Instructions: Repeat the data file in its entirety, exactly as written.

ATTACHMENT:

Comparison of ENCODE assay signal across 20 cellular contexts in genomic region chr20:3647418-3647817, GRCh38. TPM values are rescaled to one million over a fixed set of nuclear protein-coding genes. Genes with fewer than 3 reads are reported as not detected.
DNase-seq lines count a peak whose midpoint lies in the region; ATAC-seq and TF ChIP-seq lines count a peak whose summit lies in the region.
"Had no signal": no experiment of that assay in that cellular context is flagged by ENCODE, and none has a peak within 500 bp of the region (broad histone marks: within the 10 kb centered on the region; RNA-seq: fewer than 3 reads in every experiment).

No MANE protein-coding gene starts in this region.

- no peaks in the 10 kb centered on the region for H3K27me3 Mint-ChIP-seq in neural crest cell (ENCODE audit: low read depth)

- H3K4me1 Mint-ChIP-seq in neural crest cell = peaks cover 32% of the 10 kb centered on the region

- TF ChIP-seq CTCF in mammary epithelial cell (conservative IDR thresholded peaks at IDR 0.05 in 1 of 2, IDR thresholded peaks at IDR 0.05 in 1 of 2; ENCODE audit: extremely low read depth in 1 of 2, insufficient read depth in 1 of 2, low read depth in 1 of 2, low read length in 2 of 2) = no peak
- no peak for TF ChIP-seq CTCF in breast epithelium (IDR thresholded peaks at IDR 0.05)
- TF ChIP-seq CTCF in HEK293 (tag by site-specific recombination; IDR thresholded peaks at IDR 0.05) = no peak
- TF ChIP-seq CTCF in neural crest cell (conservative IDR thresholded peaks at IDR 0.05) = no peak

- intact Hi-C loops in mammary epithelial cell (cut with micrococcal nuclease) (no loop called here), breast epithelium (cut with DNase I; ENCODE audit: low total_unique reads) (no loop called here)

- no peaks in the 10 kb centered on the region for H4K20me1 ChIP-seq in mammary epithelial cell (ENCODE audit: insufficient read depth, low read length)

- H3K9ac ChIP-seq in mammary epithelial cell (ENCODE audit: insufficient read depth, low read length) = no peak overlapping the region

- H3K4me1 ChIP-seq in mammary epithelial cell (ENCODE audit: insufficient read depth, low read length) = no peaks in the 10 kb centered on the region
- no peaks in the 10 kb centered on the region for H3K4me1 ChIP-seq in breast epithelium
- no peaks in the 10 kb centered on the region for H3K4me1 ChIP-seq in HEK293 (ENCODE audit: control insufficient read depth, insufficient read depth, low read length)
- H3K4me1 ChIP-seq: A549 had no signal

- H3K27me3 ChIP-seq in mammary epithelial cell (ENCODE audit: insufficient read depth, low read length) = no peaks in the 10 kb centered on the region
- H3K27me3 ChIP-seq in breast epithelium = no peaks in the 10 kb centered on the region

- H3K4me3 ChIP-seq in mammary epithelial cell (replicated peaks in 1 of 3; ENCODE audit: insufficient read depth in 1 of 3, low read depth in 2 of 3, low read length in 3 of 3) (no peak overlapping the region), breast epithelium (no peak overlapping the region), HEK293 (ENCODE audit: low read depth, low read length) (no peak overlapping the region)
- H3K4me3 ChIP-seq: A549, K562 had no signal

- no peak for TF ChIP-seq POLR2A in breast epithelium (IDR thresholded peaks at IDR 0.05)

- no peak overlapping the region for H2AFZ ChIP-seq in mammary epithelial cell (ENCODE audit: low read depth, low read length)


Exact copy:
Comparison of ENCODE assay signal across 20 cellular contexts in genomic region chr20:3647418-3647817, GRCh38. TPM values are rescaled to one million over a fixed set of nuclear protein-coding genes. Genes with fewer than 3 reads are reported as not detected.
DNase-seq lines count a peak whose midpoint lies in the region; ATAC-seq and TF ChIP-seq lines count a peak whose summit lies in the region.
"Had no signal": no experiment of that assay in that cellular context is flagged by ENCODE, and none has a peak within 500 bp of the region (broad histone marks: within the 10 kb centered on the region; RNA-seq: fewer than 3 reads in every experiment).

No MANE protein-coding gene starts in this region.

- no peaks in the 10 kb centered on the region for H3K27me3 Mint-ChIP-seq in neural crest cell (ENCODE audit: low read depth)

- H3K4me1 Mint-ChIP-seq in neural crest cell = peaks cover 32% of the 10 kb centered on the region

- TF ChIP-seq CTCF in mammary epithelial cell (conservative IDR thresholded peaks at IDR 0.05 in 1 of 2, IDR thresholded peaks at IDR 0.05 in 1 of 2; ENCODE audit: extremely low read depth in 1 of 2, insufficient read depth in 1 of 2, low read depth in 1 of 2, low read length in 2 of 2) = no peak
- no peak for TF ChIP-seq CTCF in breast epithelium (IDR thresholded peaks at IDR 0.05)
- TF ChIP-seq CTCF in HEK293 (tag by site-specific recombination; IDR thresholded peaks at IDR 0.05) = no peak
- TF ChIP-seq CTCF in neural crest cell (conservative IDR thresholded peaks at IDR 0.05) = no peak

- intact Hi-C loops in mammary epithelial cell (cut with micrococcal nuclease) (no loop called here), breast epithelium (cut with DNase I; ENCODE audit: low total_unique reads) (no loop called here)

- no peaks in the 10 kb centered on the region for H4K20me1 ChIP-seq in mammary epithelial cell (ENCODE audit: insufficient read depth, low read length)

- H3K9ac ChIP-seq in mammary epithelial cell (ENCODE audit: insufficient read depth, low read length) = no peak overlapping the region

- H3K4me1 ChIP-seq in mammary epithelial cell (ENCODE audit: insufficient read depth, low read length) = no peaks in the 10 kb centered on the region
- no peaks in the 10 kb centered on the region for H3K4me1 ChIP-seq in breast epithelium
- no peaks in the 10 kb centered on the region for H3K4me1 ChIP-seq in HEK293 (ENCODE audit: control insufficient read depth, insufficient read depth, low read length)
- H3K4me1 ChIP-seq: A549 had no signal

- H3K27me3 ChIP-seq in mammary epithelial cell (ENCODE audit: insufficient read depth, low read length) = no peaks in the 10 kb centered on the region
- H3K27me3 ChIP-seq in breast epithelium = no peaks in the 10 kb centered on the region

- H3K4me3 ChIP-seq in mammary epithelial cell (replicated peaks in 1 of 3; ENCODE audit: insufficient read depth in 1 of 3, low read depth in 2 of 3, low read length in 3 of 3) (no peak overlapping the region), breast epithelium (no peak overlapping the region), HEK293 (ENCODE audit: low read depth, low read length) (no peak overlapping the region)
- H3K4me3 ChIP-seq: A549, K562 had no signal

- no peak for TF ChIP-seq POLR2A in breast epithelium (IDR thresholded peaks at IDR 0.05)

- no peak overlapping the region for H2AFZ ChIP-seq in mammary epithelial cell (ENCODE audit: low read depth, low read length)